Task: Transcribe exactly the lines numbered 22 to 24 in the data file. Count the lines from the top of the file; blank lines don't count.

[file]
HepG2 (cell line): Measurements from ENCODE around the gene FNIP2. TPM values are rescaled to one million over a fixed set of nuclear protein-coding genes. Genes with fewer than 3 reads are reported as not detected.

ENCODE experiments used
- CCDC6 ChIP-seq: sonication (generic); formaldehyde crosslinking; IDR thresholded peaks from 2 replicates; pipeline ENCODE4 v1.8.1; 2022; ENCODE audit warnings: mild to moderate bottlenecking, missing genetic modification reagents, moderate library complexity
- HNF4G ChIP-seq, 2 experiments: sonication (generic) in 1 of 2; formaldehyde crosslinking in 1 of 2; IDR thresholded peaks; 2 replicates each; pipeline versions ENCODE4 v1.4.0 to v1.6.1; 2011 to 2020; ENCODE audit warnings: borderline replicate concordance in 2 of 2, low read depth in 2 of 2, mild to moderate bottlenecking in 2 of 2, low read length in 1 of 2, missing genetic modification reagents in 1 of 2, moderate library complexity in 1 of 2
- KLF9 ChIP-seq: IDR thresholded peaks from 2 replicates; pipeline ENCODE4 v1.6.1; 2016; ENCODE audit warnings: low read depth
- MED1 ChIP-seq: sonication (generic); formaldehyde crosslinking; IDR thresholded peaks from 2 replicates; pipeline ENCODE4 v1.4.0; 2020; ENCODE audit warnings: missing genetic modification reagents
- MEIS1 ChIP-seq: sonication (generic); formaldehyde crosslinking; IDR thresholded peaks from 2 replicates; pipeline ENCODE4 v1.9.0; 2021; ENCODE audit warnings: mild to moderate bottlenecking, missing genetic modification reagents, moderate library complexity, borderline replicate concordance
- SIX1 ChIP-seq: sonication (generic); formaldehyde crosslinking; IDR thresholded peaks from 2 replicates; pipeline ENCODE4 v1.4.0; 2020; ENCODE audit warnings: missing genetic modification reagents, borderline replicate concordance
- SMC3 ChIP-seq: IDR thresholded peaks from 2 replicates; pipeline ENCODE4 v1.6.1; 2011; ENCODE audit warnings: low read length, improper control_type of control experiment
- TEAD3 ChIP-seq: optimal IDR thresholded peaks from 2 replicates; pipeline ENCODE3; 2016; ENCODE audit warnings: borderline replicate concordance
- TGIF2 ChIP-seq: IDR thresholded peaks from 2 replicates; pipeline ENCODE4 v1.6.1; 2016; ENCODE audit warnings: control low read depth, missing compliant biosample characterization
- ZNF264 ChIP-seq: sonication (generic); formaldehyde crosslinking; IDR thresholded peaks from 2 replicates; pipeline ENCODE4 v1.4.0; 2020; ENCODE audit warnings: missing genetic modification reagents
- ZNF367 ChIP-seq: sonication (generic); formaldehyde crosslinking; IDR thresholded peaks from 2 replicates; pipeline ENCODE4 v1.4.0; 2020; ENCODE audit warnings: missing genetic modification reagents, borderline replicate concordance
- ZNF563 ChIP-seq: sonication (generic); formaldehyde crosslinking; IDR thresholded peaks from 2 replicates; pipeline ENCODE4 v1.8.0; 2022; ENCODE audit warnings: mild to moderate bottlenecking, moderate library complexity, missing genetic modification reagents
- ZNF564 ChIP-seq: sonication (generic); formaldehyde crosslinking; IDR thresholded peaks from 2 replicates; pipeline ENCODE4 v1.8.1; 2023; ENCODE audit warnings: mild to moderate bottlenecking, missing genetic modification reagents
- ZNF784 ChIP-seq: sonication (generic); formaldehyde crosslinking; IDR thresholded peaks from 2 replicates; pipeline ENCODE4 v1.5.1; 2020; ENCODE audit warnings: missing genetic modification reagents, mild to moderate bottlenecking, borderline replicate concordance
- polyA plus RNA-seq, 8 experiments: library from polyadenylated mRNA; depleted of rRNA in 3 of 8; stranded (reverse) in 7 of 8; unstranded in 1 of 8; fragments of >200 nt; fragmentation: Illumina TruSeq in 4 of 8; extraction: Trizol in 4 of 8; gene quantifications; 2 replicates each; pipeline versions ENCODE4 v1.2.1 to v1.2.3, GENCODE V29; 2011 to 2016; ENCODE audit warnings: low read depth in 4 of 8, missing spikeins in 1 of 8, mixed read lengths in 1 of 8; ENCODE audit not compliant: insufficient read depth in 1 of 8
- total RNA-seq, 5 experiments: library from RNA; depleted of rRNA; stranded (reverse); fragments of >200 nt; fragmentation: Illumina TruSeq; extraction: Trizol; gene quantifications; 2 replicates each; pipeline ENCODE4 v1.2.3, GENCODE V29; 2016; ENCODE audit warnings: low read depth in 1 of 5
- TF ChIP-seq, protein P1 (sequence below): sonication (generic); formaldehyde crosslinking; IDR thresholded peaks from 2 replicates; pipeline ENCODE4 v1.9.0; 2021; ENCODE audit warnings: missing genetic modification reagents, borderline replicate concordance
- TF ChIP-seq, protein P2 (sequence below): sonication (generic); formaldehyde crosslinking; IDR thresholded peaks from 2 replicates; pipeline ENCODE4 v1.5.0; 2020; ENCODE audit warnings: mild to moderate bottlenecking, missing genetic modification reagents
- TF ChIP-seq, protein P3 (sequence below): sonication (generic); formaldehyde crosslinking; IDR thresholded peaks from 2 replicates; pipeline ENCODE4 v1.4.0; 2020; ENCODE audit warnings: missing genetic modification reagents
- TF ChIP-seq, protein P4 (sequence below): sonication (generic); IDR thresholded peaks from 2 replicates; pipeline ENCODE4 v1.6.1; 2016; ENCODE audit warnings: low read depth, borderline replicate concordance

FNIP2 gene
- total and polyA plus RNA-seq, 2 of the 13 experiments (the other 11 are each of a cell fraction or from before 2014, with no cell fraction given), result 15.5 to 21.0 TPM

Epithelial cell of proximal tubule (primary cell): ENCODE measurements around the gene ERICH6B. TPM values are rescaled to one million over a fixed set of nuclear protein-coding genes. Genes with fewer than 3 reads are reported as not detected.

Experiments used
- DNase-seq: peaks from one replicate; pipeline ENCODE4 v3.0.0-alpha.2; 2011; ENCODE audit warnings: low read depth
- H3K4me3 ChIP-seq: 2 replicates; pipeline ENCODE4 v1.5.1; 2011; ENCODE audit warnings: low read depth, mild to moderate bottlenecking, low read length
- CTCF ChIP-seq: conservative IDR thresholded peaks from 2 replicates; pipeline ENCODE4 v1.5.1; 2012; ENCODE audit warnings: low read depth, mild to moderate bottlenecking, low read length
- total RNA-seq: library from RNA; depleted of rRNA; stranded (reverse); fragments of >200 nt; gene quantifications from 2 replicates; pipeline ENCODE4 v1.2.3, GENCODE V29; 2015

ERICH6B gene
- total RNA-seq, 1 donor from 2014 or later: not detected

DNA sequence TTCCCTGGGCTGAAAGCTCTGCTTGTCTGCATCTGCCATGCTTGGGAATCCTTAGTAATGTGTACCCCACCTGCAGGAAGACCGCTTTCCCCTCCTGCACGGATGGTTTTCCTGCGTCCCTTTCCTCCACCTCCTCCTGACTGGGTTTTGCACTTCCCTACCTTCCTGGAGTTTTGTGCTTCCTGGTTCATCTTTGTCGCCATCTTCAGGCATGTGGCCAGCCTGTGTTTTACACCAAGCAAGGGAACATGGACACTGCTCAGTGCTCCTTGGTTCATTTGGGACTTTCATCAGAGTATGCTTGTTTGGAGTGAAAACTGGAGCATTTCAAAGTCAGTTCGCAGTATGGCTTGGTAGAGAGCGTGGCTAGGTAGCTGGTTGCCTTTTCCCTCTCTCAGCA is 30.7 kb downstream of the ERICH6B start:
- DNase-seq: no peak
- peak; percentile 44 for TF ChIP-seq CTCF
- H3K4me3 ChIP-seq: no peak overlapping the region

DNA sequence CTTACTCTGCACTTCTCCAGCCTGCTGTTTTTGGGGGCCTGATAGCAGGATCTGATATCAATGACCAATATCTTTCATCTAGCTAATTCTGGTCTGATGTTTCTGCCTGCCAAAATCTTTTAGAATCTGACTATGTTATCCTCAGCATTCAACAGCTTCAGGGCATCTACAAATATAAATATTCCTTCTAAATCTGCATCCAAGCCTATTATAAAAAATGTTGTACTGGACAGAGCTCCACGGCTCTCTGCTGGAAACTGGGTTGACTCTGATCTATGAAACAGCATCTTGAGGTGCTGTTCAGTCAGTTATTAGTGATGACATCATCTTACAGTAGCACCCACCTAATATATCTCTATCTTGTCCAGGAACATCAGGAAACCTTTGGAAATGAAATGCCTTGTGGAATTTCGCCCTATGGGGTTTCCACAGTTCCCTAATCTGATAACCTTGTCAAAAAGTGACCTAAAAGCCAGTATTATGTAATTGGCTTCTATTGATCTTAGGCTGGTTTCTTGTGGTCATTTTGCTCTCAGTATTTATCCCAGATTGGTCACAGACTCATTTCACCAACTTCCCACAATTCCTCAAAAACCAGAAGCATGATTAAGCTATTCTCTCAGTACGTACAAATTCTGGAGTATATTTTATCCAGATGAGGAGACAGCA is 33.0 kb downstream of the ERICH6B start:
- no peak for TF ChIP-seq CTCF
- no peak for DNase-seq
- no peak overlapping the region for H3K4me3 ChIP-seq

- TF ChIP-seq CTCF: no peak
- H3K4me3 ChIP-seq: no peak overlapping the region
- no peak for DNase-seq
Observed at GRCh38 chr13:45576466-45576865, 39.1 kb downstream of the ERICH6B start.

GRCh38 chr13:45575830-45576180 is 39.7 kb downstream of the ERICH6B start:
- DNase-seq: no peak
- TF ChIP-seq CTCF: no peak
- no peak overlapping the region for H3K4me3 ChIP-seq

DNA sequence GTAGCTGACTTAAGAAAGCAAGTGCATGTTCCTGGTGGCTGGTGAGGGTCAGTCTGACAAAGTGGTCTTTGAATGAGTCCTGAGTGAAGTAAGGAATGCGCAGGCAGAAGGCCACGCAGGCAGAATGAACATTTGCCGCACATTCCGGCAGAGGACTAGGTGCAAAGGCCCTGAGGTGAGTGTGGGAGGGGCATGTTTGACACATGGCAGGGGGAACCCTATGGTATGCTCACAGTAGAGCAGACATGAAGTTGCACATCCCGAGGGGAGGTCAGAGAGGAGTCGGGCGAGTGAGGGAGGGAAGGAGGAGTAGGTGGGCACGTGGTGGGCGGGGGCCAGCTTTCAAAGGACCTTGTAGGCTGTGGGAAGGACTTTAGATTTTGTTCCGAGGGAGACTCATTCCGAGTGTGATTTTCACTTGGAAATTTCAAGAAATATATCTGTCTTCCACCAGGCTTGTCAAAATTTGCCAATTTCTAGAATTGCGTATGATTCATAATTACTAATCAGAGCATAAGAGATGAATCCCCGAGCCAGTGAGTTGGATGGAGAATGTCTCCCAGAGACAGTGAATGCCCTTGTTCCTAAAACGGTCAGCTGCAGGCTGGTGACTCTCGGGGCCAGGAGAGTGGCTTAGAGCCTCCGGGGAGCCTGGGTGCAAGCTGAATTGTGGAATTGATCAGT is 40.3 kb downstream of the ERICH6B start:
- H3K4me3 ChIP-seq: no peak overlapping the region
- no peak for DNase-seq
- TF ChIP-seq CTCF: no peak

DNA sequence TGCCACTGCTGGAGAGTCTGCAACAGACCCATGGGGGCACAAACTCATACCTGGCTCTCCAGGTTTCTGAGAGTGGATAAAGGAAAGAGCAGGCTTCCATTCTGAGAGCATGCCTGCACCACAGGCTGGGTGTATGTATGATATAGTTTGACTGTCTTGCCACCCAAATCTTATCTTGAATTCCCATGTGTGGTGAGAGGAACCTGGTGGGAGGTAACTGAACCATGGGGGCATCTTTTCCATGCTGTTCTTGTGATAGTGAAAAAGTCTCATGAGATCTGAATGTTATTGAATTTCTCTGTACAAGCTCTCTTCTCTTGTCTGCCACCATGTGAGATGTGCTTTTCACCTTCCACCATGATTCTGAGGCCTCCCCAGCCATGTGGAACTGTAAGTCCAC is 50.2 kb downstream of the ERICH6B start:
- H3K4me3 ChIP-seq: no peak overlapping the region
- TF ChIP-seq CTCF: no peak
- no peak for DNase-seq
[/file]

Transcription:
- TF ChIP-seq, protein P4 (sequence below): sonication (generic); IDR thresholded peaks from 2 replicates; pipeline ENCODE4 v1.6.1; 2016; ENCODE audit warnings: low read depth, borderline replicate concordance

FNIP2 gene
- total and polyA plus RNA-seq, 2 of the 13 experiments (the other 11 are each of a cell fraction or from before 2014, with no cell fraction given), result 15.5 to 21.0 TPM